December 4th, 2021 

By Hamid Riaz 


Human Rights activist and campaigner Idrees Khattak, who was ‘taken into custody by security officials over 2 years ago, has been convicted of espionage for a foreign intelligence service by a military court, tweets New York Times’ Khyber Pakhtunkhwa correspondent, Ihsanullah Tipu Mehsud.

Mr. Tipu cites senior security officials as confirming the conviction of Idrees Khattak who, according to the information, has been sentenced to 14 years’ imprisonment. Three retired military officials were also court-martialed and sentenced to long imprisonment also on espionage charges.

Even though the news of the conviction is doing the rounds on social media and has been confirmed by senior lawyers and journalists Mr. Khattak’s family is still in the dark about the occurrence. “Just like you we have received the news from several indirect sources but the concerned authorities have not formally conveyed anything to us,” says Talia Khattak, younger daughter of Mr. Idrees Khattak. “Some 4 to 5 weeks ago my lawyer informed us that the Field General Court Martial (the military court trying Mr. Idrees) had reserved a judgment in the matter and will make it public in less than 2 weeks. But to this day we have received no information about the fate of my father from formal channels,” continues Talia.

Khalid Afridi, the counsel representing Mr. Khattak, also has similar things to say about the (unconfirmed) conviction. “The field general court-martial had reserved a judgment in the case on the 26th of October and I was assured by the court that we would be the first to be informed once the judgment is made public but no such thing happened. After the news went viral on social media I scrambled to get some information out but to no avail,” explains Mr. Afridi.

Though he does not yet have access to the detailed reasoning behind the judgment Mr. Afridi believes that a ‘confession’ obtained from Mr. Khattak is the likely cause. “The confession which was presented in court had several obvious signs of tempering in it. Moreover, the confession was obtained after keeping Mr. Khattak in illegal custody for over 5 months. While the law states that any accused should be presented before the court in 24 hours (48 in case of military law). Both these factors render the confession very fallible,” explains Mr. Afridi.

“Moreover, the primary evidence (apart from the confession) which the state has against Mr. Khattak are the 9 devices which were recovered from his possession. Interestingly, not a single one of these devices was presented in court or presented to me for cross-examination,” continues Mr. Afridi.

According to Mr. Afridi’s legal opinion even if the state had irrefutable evidence convicting Mr. Khattak, the very nature of the trial is illegal. “Section 59 of the army act and section 3 of the official secrets act under which Mr. Khattak was tried do not extend to civilian citizens. And only military officials could be tried under these sections. Yet this basic framework of the law was ignored throughout Mr. Khattak’s trial despite our repeated protests,” continues Mr. Khalid.

But despite the (apparent) odds being stacked against him, Mr. Afridi says that he will not give up the fight for Mr. Khattak’s freedom. “There are a number of legal courses of actions we can take after we have been formally informed of the conviction. The most obvious one is to challenge the decision in the Military courts of appeals located inside the GHQ Rawalpindi. If the court of appeals upholds the verdict then according to article 199 of the constitution the judgment can also be challenged in the high and the supreme courts through a writ petition,” explains Mr. Afridi.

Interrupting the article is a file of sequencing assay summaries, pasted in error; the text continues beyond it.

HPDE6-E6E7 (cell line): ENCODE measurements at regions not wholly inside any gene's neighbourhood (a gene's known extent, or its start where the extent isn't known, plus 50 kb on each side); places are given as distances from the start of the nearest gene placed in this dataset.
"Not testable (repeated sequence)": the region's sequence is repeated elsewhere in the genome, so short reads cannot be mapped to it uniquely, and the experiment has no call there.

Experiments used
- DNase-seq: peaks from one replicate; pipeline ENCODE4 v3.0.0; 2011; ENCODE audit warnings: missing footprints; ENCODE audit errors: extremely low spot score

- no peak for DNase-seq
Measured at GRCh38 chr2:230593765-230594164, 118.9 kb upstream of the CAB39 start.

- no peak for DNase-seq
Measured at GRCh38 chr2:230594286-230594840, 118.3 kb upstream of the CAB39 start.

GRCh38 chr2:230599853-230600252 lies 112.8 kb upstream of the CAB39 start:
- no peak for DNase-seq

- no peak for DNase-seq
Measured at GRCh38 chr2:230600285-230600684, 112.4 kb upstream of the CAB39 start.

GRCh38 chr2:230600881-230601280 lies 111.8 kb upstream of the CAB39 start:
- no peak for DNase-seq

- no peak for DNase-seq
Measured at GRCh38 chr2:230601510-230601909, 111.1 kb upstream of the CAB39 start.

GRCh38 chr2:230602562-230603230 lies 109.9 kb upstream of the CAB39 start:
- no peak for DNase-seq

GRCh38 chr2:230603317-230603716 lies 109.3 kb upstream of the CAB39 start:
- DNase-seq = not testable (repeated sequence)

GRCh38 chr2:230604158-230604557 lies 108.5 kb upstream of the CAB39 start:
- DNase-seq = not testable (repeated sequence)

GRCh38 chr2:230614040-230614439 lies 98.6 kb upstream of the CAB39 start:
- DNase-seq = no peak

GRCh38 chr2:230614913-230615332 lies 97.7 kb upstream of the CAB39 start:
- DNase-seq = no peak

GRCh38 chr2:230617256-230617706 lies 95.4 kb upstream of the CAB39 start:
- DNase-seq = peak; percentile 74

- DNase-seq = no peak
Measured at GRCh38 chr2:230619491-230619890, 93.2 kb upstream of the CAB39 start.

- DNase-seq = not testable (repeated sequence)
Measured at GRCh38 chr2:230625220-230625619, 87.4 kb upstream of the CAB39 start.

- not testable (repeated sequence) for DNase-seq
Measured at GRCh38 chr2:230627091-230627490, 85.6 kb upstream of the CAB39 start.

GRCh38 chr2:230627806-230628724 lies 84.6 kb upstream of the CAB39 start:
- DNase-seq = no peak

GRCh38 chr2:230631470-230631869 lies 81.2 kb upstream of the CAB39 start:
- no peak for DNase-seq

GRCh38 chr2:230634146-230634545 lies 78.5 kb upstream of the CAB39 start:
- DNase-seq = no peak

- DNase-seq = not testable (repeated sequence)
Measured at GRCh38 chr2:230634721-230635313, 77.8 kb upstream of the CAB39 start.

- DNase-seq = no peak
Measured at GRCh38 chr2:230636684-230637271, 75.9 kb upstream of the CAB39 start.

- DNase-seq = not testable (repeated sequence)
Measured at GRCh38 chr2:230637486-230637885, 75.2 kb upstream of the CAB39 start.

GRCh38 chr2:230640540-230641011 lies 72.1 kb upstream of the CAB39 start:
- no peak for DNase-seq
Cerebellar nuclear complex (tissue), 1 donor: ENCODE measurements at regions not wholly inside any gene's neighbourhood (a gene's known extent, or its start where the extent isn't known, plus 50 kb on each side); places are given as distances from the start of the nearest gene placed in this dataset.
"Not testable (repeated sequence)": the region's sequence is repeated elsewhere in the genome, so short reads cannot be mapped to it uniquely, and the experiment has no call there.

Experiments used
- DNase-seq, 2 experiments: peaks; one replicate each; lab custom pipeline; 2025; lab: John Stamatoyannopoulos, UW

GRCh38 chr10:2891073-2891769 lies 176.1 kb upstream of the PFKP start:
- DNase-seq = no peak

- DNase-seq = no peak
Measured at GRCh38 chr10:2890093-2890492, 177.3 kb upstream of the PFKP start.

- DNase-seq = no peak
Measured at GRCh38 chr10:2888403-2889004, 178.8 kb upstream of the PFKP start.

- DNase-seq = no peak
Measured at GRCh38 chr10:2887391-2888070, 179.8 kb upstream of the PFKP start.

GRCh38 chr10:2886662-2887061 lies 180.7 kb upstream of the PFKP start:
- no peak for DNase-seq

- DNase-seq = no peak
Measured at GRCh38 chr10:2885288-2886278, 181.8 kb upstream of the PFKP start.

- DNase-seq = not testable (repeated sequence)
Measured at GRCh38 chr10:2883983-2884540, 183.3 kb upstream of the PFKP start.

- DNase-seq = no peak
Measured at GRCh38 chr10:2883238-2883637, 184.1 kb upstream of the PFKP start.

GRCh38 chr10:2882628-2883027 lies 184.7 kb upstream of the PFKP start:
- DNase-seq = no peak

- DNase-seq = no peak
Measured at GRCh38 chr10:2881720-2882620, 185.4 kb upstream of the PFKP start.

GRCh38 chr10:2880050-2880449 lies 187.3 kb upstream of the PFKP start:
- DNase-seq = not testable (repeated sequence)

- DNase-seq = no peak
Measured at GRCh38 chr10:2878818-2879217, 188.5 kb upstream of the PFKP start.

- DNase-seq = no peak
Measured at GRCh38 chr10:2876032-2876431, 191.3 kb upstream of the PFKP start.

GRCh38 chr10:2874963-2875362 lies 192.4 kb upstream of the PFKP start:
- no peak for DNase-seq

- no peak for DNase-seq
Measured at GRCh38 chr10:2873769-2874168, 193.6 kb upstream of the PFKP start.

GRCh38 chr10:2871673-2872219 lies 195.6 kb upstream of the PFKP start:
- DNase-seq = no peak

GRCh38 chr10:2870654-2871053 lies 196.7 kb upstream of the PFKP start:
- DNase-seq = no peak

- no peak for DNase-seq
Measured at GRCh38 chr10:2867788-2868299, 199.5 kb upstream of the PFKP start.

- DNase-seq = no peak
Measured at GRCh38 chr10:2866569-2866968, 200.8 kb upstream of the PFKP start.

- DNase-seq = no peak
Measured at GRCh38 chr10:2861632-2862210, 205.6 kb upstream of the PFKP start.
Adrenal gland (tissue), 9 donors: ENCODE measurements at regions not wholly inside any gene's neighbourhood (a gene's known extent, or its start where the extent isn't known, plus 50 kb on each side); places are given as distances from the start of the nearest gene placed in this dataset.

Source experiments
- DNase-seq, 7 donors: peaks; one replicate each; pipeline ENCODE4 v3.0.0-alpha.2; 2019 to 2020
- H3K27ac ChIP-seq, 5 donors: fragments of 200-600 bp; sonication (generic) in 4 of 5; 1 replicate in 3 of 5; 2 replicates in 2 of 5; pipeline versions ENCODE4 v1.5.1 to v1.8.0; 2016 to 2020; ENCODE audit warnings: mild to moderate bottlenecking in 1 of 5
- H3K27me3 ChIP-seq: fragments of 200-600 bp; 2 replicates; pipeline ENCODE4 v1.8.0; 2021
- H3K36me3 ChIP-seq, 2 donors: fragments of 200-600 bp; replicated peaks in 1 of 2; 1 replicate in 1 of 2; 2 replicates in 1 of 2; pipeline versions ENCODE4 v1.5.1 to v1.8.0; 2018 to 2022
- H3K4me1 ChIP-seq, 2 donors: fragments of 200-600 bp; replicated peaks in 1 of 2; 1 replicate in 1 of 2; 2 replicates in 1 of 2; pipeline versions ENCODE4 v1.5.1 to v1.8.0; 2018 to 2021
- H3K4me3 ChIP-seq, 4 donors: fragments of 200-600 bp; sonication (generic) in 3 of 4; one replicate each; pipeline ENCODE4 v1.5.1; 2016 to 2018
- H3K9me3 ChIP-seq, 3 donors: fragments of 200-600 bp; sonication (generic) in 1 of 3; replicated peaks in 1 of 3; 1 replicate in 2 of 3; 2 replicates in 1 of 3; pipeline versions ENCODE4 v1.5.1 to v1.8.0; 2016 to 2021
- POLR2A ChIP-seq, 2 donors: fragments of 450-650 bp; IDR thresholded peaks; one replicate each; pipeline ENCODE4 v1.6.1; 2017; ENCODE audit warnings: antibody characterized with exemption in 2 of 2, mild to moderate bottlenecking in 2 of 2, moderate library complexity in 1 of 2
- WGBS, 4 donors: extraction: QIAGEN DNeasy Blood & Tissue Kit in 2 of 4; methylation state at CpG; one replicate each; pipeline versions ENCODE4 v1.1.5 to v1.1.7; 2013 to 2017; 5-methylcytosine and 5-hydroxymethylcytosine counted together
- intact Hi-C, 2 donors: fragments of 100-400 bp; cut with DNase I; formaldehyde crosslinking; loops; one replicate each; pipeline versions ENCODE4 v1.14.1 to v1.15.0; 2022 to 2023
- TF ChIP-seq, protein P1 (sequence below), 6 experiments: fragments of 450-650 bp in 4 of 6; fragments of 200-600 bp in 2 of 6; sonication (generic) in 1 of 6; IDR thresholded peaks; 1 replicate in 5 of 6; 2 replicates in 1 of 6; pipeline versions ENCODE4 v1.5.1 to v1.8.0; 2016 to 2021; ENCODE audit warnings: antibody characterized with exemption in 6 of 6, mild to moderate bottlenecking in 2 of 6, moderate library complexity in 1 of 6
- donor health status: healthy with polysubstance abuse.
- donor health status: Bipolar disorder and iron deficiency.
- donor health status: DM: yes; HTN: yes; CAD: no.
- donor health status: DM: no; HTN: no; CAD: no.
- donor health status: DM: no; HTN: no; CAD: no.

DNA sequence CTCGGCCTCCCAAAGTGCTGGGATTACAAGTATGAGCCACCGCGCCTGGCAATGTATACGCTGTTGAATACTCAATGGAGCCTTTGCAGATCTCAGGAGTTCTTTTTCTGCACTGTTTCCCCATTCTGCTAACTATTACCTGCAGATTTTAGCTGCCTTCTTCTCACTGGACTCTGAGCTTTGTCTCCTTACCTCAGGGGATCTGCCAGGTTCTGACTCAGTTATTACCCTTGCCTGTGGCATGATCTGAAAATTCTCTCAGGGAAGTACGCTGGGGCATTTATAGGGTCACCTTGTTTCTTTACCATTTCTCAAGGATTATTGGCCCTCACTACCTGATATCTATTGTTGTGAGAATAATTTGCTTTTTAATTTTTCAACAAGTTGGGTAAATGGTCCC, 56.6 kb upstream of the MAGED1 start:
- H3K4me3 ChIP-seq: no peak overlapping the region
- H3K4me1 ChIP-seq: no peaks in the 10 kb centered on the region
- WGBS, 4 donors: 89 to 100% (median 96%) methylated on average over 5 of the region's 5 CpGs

But Mr. Afridi believes that taking this obvious legal route is not without its drawbacks. “Even if we challenge the verdict of the military courts in the civilian higher courts we will have to do it through a write petition which means that the entire case will not be re-opened or re-examined. There will be limitations.

This is why in addition to taking the most obvious legal route Mr. Afridi also plans to file a constitutional petition in the Peshawar High Court (PHC) demanding that Pakistani civilians convicted by military courts be given the same right to appeal (which includes a detailed re-examining of the facts of the case) in the higher courts much like the alleged Indian spy Kulbhushan Yadav was in light of recent legislation to that effect. “It is against the constitution to deprive your own citizens of rights which you have awarded to foreign nationals accused of the same crime.” If successful, the constitutional petition will have broad impacts on all people being tried by military courts.

Mr. Khattak was taken into custody on November 13th, 2019 near the Swabi interchange, following which his whereabouts remained unknown for several months before security authorities finally admitted that Mr. Khattak was in their custody and was being tried under the Official Secrets Act. Soon after interviewed his daughter Talia Khattak who claimed to have met her father in a detention center being run by state authorities.

While speaking to Colonel (R) of the Military’s Judge Advocate General Branch and Senior Advocate Inam-ur-Rahim strongly criticized the trial and conviction of a civilian under military law Mr. Inam states that “According to Article 10-A of the 18th amendment to the Constitution of Pakistan every citizen has a fundamental right to due process and fair trial which means that Mr. Idrees could not be tried without proper access to an attorney,” says Inam. Inam also believes that even if Mr. Khattak was legally convicted his family should have been informed instantly “According to a supreme court judgment (Said Zaman Vs Federation of Pakistan) even if a person is convicted by a military court his family should be informed of the conviction.”


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